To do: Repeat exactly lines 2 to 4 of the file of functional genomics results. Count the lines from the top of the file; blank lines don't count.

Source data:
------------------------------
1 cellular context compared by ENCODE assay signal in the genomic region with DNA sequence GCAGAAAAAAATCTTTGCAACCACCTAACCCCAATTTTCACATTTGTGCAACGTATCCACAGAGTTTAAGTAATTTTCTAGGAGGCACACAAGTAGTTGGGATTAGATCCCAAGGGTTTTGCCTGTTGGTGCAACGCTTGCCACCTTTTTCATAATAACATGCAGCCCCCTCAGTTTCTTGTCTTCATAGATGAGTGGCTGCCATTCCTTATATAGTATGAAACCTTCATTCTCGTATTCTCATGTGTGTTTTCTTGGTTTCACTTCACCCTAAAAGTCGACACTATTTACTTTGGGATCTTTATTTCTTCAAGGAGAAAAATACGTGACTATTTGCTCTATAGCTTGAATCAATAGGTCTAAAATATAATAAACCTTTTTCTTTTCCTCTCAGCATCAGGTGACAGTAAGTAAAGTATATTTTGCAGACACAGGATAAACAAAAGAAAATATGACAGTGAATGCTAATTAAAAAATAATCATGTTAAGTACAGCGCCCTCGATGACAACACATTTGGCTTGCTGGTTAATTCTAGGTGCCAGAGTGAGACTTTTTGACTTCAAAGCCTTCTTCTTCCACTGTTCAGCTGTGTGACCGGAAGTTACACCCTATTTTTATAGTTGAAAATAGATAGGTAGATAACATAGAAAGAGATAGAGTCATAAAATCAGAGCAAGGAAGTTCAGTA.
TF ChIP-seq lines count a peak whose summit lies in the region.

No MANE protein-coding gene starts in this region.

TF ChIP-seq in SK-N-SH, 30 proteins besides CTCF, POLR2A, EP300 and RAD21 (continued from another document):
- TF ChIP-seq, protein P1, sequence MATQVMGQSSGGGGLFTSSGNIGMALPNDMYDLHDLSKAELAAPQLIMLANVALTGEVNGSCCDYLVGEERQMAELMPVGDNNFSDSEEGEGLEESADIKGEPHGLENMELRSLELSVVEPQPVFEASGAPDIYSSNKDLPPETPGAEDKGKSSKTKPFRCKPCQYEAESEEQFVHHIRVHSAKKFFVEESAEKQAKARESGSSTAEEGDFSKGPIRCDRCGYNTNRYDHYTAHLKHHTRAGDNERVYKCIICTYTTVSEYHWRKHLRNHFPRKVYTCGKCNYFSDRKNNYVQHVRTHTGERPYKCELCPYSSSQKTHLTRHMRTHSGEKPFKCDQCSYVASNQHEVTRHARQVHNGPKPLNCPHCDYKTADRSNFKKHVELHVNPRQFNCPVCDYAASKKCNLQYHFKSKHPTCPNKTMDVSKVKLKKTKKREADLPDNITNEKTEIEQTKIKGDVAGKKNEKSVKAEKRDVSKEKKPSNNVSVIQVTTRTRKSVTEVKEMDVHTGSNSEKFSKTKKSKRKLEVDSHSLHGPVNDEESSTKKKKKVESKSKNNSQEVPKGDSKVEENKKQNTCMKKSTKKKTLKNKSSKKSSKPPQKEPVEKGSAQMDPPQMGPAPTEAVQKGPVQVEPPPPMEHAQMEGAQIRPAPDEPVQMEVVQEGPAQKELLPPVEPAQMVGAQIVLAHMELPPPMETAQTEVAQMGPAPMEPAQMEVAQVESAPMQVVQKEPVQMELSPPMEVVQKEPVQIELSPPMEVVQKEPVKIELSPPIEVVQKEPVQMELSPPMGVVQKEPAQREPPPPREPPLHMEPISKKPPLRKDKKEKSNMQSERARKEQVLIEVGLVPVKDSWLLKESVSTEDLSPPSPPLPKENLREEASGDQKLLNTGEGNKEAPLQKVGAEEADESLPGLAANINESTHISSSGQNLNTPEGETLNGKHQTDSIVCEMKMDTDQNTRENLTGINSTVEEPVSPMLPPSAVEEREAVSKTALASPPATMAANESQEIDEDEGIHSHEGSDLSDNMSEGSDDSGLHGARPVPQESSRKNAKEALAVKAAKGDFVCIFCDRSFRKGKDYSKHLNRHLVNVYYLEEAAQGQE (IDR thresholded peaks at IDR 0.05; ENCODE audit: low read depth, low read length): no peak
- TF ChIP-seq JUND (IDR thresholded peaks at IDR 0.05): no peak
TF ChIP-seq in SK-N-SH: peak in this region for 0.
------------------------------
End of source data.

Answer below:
TF ChIP-seq lines count a peak whose summit lies in the region.

No MANE protein-coding gene starts in this region.

TF ChIP-seq in SK-N-SH, 30 proteins besides CTCF, POLR2A, EP300 and RAD21 (continued from another document):